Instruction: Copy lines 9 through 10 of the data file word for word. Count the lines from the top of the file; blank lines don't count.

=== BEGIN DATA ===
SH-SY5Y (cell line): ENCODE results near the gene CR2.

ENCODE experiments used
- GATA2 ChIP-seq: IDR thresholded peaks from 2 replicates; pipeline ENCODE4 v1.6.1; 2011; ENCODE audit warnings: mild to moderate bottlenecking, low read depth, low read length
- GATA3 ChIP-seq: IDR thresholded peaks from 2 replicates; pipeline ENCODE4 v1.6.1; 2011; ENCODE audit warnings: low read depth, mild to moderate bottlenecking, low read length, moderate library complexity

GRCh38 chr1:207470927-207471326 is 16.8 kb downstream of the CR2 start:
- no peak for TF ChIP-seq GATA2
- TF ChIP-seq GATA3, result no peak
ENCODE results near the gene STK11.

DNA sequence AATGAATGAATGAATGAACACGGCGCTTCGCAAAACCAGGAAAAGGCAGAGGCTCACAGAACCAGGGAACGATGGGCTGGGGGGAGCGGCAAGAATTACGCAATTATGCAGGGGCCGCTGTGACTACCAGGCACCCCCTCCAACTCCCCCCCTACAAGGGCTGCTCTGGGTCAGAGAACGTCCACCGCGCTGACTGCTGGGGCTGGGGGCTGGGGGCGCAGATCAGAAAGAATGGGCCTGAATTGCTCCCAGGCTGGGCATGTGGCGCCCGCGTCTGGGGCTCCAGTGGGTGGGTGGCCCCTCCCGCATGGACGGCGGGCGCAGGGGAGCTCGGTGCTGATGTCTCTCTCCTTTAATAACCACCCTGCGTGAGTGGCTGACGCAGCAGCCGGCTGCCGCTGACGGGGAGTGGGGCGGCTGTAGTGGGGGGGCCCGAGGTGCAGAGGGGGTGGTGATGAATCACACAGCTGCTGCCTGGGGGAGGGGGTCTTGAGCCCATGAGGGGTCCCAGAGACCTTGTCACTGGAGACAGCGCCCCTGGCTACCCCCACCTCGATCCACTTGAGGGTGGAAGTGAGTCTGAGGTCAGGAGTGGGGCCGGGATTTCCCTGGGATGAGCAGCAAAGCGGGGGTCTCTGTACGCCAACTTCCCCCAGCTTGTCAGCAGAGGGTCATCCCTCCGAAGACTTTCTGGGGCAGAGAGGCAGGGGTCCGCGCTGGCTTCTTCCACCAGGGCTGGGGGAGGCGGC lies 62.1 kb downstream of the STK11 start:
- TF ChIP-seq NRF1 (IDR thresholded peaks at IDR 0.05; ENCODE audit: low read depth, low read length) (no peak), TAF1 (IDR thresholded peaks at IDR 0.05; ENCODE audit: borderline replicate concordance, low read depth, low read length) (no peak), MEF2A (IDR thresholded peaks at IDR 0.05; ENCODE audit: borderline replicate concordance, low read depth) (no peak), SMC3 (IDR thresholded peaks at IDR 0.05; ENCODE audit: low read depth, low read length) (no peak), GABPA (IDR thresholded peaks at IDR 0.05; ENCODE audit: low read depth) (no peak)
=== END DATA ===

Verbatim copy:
DNA sequence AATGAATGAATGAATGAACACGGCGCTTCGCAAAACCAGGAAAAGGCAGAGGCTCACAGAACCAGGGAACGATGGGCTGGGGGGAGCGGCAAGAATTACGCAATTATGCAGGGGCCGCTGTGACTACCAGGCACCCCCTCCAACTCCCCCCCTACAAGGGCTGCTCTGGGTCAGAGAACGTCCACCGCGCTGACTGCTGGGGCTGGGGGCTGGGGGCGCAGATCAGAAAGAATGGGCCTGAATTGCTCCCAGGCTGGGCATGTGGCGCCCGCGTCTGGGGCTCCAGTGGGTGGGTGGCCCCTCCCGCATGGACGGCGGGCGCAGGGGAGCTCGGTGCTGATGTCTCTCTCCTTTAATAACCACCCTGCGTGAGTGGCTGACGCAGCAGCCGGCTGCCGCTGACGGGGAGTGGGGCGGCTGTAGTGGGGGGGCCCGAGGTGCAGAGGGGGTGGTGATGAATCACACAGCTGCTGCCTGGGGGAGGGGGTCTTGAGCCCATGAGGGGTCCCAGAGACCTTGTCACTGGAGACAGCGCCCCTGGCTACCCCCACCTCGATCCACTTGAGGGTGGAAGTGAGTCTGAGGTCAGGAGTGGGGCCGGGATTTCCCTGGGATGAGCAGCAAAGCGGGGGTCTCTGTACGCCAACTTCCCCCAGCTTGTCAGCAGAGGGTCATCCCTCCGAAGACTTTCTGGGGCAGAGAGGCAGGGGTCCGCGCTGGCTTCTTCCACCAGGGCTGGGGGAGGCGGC lies 62.1 kb downstream of the STK11 start:
- TF ChIP-seq NRF1 (IDR thresholded peaks at IDR 0.05; ENCODE audit: low read depth, low read length) (no peak), TAF1 (IDR thresholded peaks at IDR 0.05; ENCODE audit: borderline replicate concordance, low read depth, low read length) (no peak), MEF2A (IDR thresholded peaks at IDR 0.05; ENCODE audit: borderline replicate concordance, low read depth) (no peak), SMC3 (IDR thresholded peaks at IDR 0.05; ENCODE audit: low read depth, low read length) (no peak), GABPA (IDR thresholded peaks at IDR 0.05; ENCODE audit: low read depth) (no peak)